When Elizabeth Jigalin heard that celebrated new music outfit yMusic were touring Australia in August with pop-piano innovator Ben Folds, she invited them to take part in a very different Sydney gig, not really expecting that they would have the time.

Jigalin is the Artistic Director of The Music Box Project, a collective of up-and-coming Sydney composers and performers who present experimental, collaborative music experiences. Would yMusic consider performing with them, she wondered? To her surprise and delight, yMusic were keen and managed to find a date in their tight touring schedule. Then Jigalin hit a wall; she couldn’t find a venue. Bumping into flautist Lamorna Nightingale at a classical music forum, she explained her problem.

Excited by the idea of two such innovative groups co-presenting the music of their peers, Nightingale (who is a core member of leading Australian new music group Ensemble Offspring) joined Jigalin as co-curator of the event. Together they found a space beneath a Darlinghurst art gallery called Creative Space 99 for the gig on August 19, which will mark the launch of a new concert series presented by BackStage. “It’s not perfect for music because it doesn’t have a piano and has some limitation on use of the space but we think it’s going to be super cool for our gig,” says Nightingale.

yMusic comprises six New York City instrumentalists who describe themselves as “flourishing in the overlap between the pop and classical worlds” with a mission “to bring a classical chamber music aesthetic to venues outside the traditional concert hall.” They are known for their work with Folds and have championed the music of Nico Muhly and Sufjan Stevens among others. For the Sydney gig they will present a programme of new music from the US including the world premiere of a work by Brooklyn-based composer Missy Mazzoli who was recently described by the New York Times as “one of the most consistently inventive, surprising composers now working in New York.”

“I think we are pretty lucky to have yMusic include a world premiere by Missy Mazzoli. Her style crosses all genres,” says Nightingale. “As NPR’s First Listen asks [of Mazzoli’s all-female ensemble Victoire]: ‘Is Victoire’s music post-rock, post-mimimalist or pseudo-post-pre-modernist indie-chamber-electronica? It doesn’t particularly matter. It’s just good music.’”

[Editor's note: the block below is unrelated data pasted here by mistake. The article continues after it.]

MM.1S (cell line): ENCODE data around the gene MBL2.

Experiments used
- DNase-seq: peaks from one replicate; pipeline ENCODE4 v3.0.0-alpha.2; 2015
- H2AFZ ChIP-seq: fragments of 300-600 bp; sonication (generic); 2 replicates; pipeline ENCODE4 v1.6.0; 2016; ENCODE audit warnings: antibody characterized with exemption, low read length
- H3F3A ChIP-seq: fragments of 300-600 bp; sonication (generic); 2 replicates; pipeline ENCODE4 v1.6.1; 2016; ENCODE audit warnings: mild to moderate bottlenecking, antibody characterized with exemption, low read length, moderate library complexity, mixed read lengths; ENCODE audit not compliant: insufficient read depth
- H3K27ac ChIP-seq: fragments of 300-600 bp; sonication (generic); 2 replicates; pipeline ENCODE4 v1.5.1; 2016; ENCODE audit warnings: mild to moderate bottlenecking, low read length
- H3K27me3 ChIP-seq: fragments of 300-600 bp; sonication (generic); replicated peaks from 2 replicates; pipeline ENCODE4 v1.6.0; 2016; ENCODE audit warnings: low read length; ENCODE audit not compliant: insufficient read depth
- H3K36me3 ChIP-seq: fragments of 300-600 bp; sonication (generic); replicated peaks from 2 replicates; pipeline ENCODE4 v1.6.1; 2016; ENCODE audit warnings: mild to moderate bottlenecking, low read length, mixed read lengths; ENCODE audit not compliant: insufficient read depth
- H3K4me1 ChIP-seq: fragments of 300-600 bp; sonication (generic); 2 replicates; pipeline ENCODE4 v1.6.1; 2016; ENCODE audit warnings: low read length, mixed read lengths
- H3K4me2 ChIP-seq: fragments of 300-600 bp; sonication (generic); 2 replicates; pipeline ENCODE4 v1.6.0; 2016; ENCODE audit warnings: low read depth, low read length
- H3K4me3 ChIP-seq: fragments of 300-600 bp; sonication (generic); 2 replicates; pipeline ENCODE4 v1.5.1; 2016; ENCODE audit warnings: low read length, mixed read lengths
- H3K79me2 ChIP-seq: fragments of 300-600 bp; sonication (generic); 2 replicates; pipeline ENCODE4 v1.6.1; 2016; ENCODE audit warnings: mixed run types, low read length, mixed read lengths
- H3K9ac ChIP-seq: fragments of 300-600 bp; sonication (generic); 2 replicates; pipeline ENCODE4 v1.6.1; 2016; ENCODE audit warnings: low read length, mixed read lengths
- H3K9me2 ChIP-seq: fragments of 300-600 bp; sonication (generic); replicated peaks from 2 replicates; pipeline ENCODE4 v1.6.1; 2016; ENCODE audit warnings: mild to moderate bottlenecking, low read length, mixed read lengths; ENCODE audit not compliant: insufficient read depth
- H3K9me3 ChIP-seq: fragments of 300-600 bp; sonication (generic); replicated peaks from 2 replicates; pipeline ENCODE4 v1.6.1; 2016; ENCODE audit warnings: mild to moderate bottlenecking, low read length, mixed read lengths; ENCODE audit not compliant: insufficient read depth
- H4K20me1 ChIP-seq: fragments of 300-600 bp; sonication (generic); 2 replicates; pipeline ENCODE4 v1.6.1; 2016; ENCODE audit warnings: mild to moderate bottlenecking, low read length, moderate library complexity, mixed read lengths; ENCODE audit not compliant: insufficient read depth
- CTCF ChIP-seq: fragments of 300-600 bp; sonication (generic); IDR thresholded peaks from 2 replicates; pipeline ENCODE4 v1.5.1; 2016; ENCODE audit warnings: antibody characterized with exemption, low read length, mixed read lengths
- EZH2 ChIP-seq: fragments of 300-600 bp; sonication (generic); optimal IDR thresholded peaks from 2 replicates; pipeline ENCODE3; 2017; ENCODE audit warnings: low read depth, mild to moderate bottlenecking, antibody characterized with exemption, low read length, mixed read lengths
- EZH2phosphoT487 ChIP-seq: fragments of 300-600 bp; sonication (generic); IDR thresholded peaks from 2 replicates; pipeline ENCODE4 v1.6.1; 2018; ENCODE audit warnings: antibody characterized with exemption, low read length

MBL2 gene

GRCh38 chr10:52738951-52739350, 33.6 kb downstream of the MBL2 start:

For its part, The Music Box Project will perform six new works composed by Jane Aubourg, Harry Burgess, Joseph Franklin, Milan Monk, Kezia Yap and Jigalin herself. “I’m intrigued by what similarities and differences might be revealed by hearing music from these two metropolises back to back,” says Nightingale, who believes that experiences like this are important to the future of classical music. “For groups like yMusic there is a real commitment from the players and composers to the audience’s experience. This doesn’t mean that they are dumbing it down, they just know that unless they put on a good show that people want to hear, they won’t actually be able to keep creating the music they love. This isn’t classical musicians playing cover versions of pop songs, it’s musicians from different stylistic backgrounds coming together to create something new. Groups like yMusic are actually creating their own audiences through developing strong relationships with them. This is the creation of culture as opposed to entertainment and where the future of classical music lies.”

Nightingale believes that the choice of venue is an important factor. “Concert halls are great places to perform music but they are steeped in tradition. This tradition isn’t bad in itself but many of the conventions of presentation are difficult to break away from and, let’s face it, what do they mean in a modern world? In a less formal space, you can start to imagine music in all sorts of new ways that just aren’t possible on a concert hall stage with the audience sitting in rows of seats. I also think most audiences are just more comfortable going to an art gallery, a warehouse or a private home. This familiarity makes it easier for performers to present their music in a more personal and authentic way.”

Finding appropriate, affordable venues in Sydney isn’t easy, however, particularly with funding cuts biting into the small to medium arts sector. “Sydney’s new music needs a home and I’m hoping that by curating a short series in this space Liz and I might be able to build a stronger community and culture,” says Nightingale. “It’s a big mission but I think it’s really important that our local musicians have a voice and that we support each other.”

yMusic + the music box project perform at Creative Space 99 on August 19